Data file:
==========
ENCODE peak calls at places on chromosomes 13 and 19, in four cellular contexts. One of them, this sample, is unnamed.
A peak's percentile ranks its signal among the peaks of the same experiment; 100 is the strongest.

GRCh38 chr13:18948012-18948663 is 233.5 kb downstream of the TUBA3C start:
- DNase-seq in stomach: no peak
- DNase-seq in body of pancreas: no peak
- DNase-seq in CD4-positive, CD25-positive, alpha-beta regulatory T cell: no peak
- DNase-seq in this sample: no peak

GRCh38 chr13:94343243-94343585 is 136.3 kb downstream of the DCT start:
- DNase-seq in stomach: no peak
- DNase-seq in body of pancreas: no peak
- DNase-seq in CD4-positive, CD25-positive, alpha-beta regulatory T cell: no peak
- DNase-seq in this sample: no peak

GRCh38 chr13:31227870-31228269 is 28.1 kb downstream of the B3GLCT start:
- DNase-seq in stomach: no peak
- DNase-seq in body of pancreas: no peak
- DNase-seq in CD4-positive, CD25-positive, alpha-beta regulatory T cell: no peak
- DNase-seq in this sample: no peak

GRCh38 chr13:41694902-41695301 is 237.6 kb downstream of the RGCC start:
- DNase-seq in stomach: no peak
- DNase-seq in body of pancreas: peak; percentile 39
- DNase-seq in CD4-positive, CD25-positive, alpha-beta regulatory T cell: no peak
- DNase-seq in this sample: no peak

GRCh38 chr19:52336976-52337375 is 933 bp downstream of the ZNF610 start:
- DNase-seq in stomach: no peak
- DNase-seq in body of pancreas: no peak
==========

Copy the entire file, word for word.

ENCODE peak calls at places on chromosomes 13 and 19, in four cellular contexts. One of them, this sample, is unnamed.
A peak's percentile ranks its signal among the peaks of the same experiment; 100 is the strongest.

GRCh38 chr13:18948012-18948663 is 233.5 kb downstream of the TUBA3C start:
- DNase-seq in stomach: no peak
- DNase-seq in body of pancreas: no peak
- DNase-seq in CD4-positive, CD25-positive, alpha-beta regulatory T cell: no peak
- DNase-seq in this sample: no peak

GRCh38 chr13:94343243-94343585 is 136.3 kb downstream of the DCT start:
- DNase-seq in stomach: no peak
- DNase-seq in body of pancreas: no peak
- DNase-seq in CD4-positive, CD25-positive, alpha-beta regulatory T cell: no peak
- DNase-seq in this sample: no peak

GRCh38 chr13:31227870-31228269 is 28.1 kb downstream of the B3GLCT start:
- DNase-seq in stomach: no peak
- DNase-seq in body of pancreas: no peak
- DNase-seq in CD4-positive, CD25-positive, alpha-beta regulatory T cell: no peak
- DNase-seq in this sample: no peak

GRCh38 chr13:41694902-41695301 is 237.6 kb downstream of the RGCC start:
- DNase-seq in stomach: no peak
- DNase-seq in body of pancreas: peak; percentile 39
- DNase-seq in CD4-positive, CD25-positive, alpha-beta regulatory T cell: no peak
- DNase-seq in this sample: no peak

GRCh38 chr19:52336976-52337375 is 933 bp downstream of the ZNF610 start:
- DNase-seq in stomach: no peak
- DNase-seq in body of pancreas: no peak